Test Bank For Methods of Research on Human Development and Families By Greenstein
Test Bank For Methods of Research on Human Development and Families By Theodore N. Greenstein, Shannon N. Davis, ISBN: 9781506386065
Methods of Research on Human Development and Families is an introduction to quantitative and qualitative research methods that teaches students how to be intelligent and critical consumers of research on families. This new book has been adapted from the author team’s previous SAGE text, Methods of Family Research, and includes applications and examples from both family science and human development research. With a focus on interpreting and understanding research techniques rather than doing research, this text illustrates how research on families is conducted and helps students gain the competence and confidence to effectively read, interpret, and critique published research reports.
Table Of Content
The Goal of This Text
To the Student
To the Instructor
Organization of This Text
What Are the Stages of Social Research?
How Is Research on Families and Children Different?
The Benefits of Well-Conducted Research
The Rights of Participants in Research on Families and Children
What Is the Role of the Institutional Review Board?
Fraud in Research on Families and Children
The Value of Ethically Sound Research
Units of Analysis
Framing the Hypothesis
Causal Inference in Qualitative Research
Reading a Journal Article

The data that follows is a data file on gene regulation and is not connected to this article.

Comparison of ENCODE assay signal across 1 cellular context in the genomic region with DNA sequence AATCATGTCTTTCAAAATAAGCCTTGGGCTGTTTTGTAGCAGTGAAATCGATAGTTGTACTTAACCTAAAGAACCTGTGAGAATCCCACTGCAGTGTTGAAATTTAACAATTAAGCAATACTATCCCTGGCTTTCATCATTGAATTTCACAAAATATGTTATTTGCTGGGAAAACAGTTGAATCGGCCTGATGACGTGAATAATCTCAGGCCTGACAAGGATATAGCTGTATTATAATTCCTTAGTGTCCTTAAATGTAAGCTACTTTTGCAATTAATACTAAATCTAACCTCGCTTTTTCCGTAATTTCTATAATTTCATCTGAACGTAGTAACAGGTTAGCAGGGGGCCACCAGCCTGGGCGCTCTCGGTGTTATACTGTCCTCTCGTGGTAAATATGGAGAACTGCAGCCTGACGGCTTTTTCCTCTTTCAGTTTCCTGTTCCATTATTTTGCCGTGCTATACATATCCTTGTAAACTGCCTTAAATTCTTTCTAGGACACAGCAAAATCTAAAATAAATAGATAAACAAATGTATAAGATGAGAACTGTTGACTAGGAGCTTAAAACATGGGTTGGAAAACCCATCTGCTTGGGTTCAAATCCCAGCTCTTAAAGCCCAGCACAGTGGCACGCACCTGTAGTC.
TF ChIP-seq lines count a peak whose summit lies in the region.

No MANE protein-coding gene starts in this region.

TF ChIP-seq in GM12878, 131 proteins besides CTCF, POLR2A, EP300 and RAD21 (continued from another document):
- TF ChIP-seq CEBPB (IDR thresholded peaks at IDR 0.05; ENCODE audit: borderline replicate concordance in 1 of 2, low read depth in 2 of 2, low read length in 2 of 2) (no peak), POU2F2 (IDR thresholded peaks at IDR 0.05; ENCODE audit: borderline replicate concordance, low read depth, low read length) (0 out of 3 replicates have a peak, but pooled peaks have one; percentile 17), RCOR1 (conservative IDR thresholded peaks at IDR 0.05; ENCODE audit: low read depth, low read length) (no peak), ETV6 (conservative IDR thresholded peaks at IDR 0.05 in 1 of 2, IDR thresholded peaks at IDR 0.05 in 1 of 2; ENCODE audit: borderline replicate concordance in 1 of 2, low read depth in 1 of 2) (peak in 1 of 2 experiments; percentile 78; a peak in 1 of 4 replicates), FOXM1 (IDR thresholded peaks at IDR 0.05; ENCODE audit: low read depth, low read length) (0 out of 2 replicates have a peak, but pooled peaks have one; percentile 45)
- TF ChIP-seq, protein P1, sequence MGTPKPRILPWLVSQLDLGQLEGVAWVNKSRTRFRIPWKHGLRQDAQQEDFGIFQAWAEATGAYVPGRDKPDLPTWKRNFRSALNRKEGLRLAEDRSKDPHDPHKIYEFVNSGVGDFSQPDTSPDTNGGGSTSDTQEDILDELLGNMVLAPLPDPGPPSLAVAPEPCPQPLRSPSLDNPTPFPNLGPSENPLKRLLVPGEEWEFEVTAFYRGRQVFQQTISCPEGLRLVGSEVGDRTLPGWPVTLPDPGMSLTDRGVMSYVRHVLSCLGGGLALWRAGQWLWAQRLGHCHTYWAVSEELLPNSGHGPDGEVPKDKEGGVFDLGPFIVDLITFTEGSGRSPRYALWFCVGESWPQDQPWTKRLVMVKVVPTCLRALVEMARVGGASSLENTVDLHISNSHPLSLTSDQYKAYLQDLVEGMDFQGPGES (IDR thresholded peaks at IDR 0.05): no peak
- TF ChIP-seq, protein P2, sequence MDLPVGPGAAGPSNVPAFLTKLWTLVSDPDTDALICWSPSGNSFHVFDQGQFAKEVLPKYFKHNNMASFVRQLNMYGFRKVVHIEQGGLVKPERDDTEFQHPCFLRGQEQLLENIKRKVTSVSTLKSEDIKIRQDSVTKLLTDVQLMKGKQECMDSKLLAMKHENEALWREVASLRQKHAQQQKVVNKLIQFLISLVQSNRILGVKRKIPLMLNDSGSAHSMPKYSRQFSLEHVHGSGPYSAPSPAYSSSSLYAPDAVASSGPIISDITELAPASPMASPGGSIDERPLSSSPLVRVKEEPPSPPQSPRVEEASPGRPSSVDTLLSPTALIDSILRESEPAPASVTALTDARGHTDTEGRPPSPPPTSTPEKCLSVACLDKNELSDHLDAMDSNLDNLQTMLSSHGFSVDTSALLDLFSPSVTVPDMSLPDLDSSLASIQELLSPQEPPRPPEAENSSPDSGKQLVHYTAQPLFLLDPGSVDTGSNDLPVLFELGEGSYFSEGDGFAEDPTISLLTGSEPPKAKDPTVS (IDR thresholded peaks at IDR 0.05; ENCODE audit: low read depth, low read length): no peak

Where Do I Go From Here?
How Do Journal Articles Get Published?
Other Types of Publications
Defining the Population
How Large Does the Sample Need to Be?
How Do We Go About Choosing a Sampling Technique?
Characteristics of a Good Measurement Procedure
Levels of Measurement
What Are Reliability and Validity?
Some Thoughts on Reliability and Validity
Types of Scales and Indices
Using Existing Scales and Indices
How Do We Evaluate Scales and Indices?
How Do We Deal With Missing Data in Scales and Indices?
Studying Families Through Experiments
Studying Families Through Survey Methods
Studying Families and Children Through Nonreactive Techniques
Types of Nonreactive Research
“Big Data” in the Study of Families and Children
Secondary Analysis of Sample Surveys
Ethics and Quantitative Methods
Some Limitations of Quantitative Methods
Qualitative Research Compared to Quantitative Research
Types of Qualitative Strategies
Studying Families Through Observation
Ethics and Qualitative Research
Evaluating Qualitative Research
Mixed-Method Approaches to Family Research
Mixed-Model Studies in Family Research
Some Closing Thoughts on Choosing a Research Strategy
Advantages and Disadvantages of Secondary Analysis
Data on Children
Data on Adolescents
Data on Older Adults
Data on Families and Households
Sources of Secondary Data Sets
Future Trends in Secondary Data Analysis
Interpreting Cross-Classification Tables
Commonly Reported Tests of Statistical Significance
Some Thoughts About Statistical Analysis
The Idea of Nested Entities
Analyzing Nested Data
Individual Change Over Time
Final Thoughts on Nested Entities
Needs and Social Impact Assessment: What Is the Problem?
Outcome Assessment: Does It Work?
Process Research: How Does It Work?
Some Thoughts About Randomization in Evaluation Research
The Relationship Between Applied and Basic Research
Political Concerns in Research on Families and Children
Some Closing Thoughts